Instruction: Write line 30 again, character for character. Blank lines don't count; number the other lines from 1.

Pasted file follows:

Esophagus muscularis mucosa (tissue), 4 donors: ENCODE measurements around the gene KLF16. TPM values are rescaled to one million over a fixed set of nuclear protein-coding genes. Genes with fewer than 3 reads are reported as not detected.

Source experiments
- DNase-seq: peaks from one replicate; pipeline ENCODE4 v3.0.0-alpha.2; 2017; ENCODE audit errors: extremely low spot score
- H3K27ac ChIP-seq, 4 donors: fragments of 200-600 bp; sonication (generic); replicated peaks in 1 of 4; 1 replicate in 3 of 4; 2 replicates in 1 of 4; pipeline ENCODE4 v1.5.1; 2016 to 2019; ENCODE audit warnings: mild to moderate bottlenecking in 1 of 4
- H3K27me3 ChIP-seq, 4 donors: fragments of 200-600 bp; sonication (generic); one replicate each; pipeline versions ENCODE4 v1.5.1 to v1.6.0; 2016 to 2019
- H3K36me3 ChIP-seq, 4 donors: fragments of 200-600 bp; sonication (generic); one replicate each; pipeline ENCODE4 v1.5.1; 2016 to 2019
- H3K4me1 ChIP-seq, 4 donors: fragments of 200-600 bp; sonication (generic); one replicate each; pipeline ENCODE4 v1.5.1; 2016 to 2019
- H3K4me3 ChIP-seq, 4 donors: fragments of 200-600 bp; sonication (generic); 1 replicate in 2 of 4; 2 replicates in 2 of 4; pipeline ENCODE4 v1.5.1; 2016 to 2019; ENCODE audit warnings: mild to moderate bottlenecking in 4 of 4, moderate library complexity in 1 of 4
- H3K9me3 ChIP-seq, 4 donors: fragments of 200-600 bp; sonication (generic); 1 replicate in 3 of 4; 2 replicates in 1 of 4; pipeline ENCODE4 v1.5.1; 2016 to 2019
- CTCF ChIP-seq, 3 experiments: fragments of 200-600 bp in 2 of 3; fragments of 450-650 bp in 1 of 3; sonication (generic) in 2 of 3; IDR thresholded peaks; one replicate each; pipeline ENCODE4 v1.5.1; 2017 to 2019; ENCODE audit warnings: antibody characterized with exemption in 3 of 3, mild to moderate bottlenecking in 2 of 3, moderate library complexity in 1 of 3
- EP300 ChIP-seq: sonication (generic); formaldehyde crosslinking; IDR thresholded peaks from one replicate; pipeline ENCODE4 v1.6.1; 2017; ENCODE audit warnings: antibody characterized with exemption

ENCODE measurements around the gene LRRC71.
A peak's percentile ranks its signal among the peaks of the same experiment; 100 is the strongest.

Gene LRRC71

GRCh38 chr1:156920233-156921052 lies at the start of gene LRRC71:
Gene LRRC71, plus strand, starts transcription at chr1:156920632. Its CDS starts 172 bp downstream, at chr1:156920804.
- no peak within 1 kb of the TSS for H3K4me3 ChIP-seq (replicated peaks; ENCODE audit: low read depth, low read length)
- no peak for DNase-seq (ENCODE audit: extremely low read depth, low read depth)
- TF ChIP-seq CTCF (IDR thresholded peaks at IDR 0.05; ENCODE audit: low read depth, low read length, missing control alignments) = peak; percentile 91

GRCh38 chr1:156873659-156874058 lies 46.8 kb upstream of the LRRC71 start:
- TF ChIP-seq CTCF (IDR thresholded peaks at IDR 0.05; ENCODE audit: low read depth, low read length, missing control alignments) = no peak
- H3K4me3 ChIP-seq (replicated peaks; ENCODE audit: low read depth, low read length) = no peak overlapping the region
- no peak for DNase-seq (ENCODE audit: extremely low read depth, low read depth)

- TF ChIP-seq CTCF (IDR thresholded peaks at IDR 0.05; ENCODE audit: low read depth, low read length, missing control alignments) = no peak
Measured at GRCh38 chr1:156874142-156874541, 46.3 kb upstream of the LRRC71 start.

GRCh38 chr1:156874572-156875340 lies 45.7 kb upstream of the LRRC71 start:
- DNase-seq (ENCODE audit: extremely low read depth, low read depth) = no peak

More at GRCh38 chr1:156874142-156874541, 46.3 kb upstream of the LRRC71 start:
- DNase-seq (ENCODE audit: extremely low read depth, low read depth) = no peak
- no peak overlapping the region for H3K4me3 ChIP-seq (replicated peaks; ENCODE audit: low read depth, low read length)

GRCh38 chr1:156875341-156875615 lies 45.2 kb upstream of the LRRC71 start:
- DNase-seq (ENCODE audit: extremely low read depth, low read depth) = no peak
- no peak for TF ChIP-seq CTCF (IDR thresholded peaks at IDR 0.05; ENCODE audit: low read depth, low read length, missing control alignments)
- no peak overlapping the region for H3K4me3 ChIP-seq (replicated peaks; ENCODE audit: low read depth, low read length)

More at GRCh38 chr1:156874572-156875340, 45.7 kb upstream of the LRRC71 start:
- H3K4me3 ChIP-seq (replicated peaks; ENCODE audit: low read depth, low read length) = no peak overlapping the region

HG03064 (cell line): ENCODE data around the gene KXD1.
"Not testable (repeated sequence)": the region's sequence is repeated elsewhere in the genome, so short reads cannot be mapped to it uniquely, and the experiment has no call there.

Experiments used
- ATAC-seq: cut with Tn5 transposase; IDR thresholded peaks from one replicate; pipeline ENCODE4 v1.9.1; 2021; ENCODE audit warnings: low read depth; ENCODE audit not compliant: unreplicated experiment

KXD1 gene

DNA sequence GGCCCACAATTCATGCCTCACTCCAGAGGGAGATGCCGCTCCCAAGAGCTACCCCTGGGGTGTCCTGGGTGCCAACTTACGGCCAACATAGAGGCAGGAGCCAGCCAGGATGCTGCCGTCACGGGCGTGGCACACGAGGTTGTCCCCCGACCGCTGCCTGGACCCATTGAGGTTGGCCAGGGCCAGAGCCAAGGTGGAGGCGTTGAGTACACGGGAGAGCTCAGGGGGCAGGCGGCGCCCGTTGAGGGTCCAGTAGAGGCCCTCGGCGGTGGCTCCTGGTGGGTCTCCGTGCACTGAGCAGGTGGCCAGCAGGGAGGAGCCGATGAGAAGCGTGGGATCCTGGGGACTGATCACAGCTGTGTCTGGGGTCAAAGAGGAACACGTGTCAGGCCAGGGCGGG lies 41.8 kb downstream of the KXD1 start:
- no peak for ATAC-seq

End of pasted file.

- no peak overlapping the region for H3K4me3 ChIP-seq (replicated peaks; ENCODE audit: low read depth, low read length)